GPA and Standardized Test Scores are the reflectors of a student’s caliber. To grasp the true potential of students, universities usually ask their applicants to submit standardized tests. However, some universities have a test-optional admission policy on standardized tests.
A test-optional admissions policy means some applicants can choose not to submit SAT or ACT scores. The rules vary from college to college. You can usually find a college’s rules on its website. However, colleges can have special conditions like:
- Some test-optional colleges require scores if students are out of state or international. Or, if they are declaring certain majors, or are applying for scholarships from the college.
- Some colleges may determine your test-optional eligibility using an index calculated from your GPA and SAT or ACT scores.
Why Some Colleges Become Test-Optional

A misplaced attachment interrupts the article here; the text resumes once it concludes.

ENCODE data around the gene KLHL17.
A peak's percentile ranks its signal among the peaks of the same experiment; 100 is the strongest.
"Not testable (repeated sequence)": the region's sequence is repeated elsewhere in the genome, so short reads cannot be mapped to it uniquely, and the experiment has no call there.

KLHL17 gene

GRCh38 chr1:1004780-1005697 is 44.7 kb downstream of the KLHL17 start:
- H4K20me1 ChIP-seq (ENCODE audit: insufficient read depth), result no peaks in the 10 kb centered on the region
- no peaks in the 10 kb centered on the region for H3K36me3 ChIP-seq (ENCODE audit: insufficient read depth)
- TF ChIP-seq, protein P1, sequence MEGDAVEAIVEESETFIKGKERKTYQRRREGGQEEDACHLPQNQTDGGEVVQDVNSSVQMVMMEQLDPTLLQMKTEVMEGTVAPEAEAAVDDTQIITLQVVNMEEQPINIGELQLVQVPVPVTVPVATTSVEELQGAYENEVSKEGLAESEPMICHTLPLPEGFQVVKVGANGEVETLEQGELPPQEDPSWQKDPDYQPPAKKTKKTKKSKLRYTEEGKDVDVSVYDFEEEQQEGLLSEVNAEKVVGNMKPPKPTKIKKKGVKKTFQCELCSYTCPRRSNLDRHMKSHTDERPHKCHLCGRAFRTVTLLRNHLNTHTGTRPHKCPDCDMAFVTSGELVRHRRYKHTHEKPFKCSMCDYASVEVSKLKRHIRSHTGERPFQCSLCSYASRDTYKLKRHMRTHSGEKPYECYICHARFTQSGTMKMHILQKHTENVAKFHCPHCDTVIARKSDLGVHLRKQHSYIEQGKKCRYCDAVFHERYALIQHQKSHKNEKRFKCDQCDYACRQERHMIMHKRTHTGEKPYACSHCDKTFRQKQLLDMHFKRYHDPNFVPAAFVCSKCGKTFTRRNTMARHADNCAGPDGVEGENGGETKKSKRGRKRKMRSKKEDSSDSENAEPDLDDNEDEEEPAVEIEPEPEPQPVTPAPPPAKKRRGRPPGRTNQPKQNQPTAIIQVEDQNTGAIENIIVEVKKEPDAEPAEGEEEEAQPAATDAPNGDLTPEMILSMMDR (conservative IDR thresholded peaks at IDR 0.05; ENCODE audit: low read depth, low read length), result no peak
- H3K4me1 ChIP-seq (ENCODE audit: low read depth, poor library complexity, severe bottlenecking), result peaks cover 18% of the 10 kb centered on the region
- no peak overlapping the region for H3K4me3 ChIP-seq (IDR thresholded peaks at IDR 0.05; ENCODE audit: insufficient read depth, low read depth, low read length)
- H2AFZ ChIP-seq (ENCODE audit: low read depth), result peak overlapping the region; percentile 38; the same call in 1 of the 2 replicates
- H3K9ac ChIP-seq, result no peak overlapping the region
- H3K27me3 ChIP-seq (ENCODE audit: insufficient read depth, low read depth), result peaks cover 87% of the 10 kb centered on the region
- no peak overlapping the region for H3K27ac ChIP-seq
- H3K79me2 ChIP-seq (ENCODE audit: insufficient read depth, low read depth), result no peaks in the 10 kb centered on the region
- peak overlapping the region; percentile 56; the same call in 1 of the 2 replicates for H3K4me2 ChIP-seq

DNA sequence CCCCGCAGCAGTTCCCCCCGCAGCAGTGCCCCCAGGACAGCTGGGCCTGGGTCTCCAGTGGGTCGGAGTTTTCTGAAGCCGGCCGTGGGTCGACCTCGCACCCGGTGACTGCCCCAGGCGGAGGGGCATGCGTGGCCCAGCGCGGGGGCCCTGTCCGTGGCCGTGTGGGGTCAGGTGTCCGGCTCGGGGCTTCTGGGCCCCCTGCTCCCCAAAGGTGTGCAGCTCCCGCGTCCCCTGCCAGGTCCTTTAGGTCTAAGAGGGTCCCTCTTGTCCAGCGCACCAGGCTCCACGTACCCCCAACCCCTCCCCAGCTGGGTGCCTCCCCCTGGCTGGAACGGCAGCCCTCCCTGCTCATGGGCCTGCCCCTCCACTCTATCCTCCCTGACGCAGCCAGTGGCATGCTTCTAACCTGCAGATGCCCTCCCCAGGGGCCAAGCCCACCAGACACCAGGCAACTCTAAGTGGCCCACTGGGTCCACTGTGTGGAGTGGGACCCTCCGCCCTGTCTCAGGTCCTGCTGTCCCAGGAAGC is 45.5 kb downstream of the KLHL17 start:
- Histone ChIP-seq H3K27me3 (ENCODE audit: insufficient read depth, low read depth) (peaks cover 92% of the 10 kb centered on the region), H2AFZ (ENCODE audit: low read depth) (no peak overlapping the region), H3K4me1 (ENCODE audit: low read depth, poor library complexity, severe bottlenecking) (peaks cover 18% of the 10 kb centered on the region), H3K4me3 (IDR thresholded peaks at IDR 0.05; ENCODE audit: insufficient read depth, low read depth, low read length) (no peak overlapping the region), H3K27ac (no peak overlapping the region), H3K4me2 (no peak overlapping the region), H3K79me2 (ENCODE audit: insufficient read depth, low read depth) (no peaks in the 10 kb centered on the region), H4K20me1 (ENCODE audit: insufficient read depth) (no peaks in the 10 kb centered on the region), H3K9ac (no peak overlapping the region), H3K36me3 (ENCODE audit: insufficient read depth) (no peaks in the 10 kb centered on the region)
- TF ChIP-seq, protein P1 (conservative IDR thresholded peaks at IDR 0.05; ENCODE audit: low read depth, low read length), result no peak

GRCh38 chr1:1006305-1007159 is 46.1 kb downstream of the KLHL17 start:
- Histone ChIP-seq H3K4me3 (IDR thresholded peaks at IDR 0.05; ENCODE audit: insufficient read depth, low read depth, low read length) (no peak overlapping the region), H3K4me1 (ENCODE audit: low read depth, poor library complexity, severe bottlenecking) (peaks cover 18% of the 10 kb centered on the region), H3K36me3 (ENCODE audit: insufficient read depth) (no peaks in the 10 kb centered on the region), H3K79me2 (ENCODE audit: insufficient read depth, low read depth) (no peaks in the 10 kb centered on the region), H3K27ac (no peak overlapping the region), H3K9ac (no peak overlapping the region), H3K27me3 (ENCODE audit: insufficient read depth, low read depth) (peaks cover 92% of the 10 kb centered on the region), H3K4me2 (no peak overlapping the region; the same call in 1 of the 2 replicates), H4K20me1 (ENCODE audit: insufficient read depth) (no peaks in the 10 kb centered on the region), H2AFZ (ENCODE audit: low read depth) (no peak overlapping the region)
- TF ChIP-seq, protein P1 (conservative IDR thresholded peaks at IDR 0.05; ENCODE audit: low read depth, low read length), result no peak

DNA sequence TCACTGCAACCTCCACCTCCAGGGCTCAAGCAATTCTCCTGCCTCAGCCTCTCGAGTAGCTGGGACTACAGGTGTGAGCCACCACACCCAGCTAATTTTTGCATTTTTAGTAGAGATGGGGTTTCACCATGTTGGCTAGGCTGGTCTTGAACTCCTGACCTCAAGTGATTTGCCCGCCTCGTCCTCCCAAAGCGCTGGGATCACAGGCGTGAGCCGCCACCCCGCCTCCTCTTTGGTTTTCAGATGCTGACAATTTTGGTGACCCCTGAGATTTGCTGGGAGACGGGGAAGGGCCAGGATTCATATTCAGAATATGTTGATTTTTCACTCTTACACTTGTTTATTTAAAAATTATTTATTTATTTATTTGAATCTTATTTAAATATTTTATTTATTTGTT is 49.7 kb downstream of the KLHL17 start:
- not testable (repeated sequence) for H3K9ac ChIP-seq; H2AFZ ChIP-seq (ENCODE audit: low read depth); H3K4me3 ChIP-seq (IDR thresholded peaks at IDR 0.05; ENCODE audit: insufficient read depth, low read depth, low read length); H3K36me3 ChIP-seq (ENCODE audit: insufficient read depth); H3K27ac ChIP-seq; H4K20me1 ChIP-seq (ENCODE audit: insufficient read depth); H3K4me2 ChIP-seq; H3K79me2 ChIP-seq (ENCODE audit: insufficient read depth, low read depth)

Test-optional colleges have decided that factors other than test scores are stronger predictors of a student’s potential to succeed in college. Admission staffs also know that test scores can be significantly improved through coaching and that not all students have access to such help.
How Do These Schools Evaluate Applications?
Like almost all colleges, test-optional schools consider a student’s high school academic record to be most important. Other factors that may be critical include writing samples, personal interviews, letters of recommendation, and evidence of commitment to service or work outside of school.
Also Read: Preparing For SAT By Yourself